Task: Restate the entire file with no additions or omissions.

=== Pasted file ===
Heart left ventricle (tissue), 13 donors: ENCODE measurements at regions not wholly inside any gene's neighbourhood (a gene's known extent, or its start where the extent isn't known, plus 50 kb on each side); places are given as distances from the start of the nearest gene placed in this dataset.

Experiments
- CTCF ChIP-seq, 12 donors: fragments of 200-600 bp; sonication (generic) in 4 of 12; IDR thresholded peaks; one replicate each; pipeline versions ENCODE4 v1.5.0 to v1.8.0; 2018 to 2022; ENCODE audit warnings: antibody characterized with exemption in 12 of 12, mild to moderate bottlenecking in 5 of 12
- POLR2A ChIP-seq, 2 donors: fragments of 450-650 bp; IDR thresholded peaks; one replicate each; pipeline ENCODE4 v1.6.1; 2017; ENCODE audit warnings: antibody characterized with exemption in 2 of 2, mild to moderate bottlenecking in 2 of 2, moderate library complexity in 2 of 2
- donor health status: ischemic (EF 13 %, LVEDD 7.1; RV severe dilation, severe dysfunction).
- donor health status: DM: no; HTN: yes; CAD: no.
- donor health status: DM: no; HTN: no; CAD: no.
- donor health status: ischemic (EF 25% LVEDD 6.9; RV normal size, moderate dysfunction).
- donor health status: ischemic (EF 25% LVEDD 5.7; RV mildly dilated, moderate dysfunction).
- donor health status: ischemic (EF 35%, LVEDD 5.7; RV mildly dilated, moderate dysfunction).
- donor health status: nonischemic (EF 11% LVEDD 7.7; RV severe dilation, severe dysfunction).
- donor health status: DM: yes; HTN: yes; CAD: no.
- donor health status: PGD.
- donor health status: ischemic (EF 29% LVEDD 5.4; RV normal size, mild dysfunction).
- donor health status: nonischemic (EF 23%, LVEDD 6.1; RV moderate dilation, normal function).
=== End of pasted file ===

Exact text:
Heart left ventricle (tissue), 13 donors: ENCODE measurements at regions not wholly inside any gene's neighbourhood (a gene's known extent, or its start where the extent isn't known, plus 50 kb on each side); places are given as distances from the start of the nearest gene placed in this dataset.

Experiments
- CTCF ChIP-seq, 12 donors: fragments of 200-600 bp; sonication (generic) in 4 of 12; IDR thresholded peaks; one replicate each; pipeline versions ENCODE4 v1.5.0 to v1.8.0; 2018 to 2022; ENCODE audit warnings: antibody characterized with exemption in 12 of 12, mild to moderate bottlenecking in 5 of 12
- POLR2A ChIP-seq, 2 donors: fragments of 450-650 bp; IDR thresholded peaks; one replicate each; pipeline ENCODE4 v1.6.1; 2017; ENCODE audit warnings: antibody characterized with exemption in 2 of 2, mild to moderate bottlenecking in 2 of 2, moderate library complexity in 2 of 2
- donor health status: ischemic (EF 13 %, LVEDD 7.1; RV severe dilation, severe dysfunction).
- donor health status: DM: no; HTN: yes; CAD: no.
- donor health status: DM: no; HTN: no; CAD: no.
- donor health status: ischemic (EF 25% LVEDD 6.9; RV normal size, moderate dysfunction).
- donor health status: ischemic (EF 25% LVEDD 5.7; RV mildly dilated, moderate dysfunction).
- donor health status: ischemic (EF 35%, LVEDD 5.7; RV mildly dilated, moderate dysfunction).
- donor health status: nonischemic (EF 11% LVEDD 7.7; RV severe dilation, severe dysfunction).
- donor health status: DM: yes; HTN: yes; CAD: no.
- donor health status: PGD.
- donor health status: ischemic (EF 29% LVEDD 5.4; RV normal size, mild dysfunction).
- donor health status: nonischemic (EF 23%, LVEDD 6.1; RV moderate dilation, normal function).